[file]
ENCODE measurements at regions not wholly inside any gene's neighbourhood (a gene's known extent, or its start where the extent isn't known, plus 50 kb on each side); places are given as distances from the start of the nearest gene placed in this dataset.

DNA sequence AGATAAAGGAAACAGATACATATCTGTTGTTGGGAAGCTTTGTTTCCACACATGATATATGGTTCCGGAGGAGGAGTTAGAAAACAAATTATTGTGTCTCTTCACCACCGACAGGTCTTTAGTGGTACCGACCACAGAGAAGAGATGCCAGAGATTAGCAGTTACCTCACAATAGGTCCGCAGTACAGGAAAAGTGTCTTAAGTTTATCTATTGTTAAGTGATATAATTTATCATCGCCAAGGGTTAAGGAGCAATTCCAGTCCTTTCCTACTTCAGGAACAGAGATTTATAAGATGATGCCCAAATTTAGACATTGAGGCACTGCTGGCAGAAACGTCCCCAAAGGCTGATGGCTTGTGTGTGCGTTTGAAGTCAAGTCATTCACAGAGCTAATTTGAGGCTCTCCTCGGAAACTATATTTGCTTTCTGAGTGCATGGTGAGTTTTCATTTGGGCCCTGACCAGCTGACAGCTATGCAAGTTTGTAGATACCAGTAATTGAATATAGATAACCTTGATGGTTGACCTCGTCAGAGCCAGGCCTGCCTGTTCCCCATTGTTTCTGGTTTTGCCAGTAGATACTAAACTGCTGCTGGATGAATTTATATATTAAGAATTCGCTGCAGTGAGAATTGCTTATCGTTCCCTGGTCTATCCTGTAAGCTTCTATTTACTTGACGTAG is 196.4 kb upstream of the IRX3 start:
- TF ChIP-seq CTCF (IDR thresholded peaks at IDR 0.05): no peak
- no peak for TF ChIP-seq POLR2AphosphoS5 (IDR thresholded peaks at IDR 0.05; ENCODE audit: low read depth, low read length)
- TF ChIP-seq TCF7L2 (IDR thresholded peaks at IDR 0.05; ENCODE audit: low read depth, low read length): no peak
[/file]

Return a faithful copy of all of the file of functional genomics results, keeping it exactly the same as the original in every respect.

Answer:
ENCODE measurements at regions not wholly inside any gene's neighbourhood (a gene's known extent, or its start where the extent isn't known, plus 50 kb on each side); places are given as distances from the start of the nearest gene placed in this dataset.

DNA sequence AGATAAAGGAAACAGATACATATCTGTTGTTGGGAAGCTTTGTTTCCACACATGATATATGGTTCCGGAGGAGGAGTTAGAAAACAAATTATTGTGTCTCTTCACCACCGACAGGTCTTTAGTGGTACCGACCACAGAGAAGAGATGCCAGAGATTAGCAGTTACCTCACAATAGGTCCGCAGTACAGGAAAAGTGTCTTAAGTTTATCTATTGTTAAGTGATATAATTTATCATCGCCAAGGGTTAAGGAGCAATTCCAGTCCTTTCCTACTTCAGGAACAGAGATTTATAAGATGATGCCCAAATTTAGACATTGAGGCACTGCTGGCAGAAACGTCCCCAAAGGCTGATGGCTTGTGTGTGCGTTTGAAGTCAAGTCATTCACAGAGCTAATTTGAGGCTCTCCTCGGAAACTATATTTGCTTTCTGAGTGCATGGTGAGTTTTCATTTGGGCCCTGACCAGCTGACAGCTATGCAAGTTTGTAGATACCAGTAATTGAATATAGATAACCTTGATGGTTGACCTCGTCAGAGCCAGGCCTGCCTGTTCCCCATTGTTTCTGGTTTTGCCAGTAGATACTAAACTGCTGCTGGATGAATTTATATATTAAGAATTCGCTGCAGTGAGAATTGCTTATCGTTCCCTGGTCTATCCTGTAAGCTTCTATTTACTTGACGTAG is 196.4 kb upstream of the IRX3 start:
- TF ChIP-seq CTCF (IDR thresholded peaks at IDR 0.05): no peak
- no peak for TF ChIP-seq POLR2AphosphoS5 (IDR thresholded peaks at IDR 0.05; ENCODE audit: low read depth, low read length)
- TF ChIP-seq TCF7L2 (IDR thresholded peaks at IDR 0.05; ENCODE audit: low read depth, low read length): no peak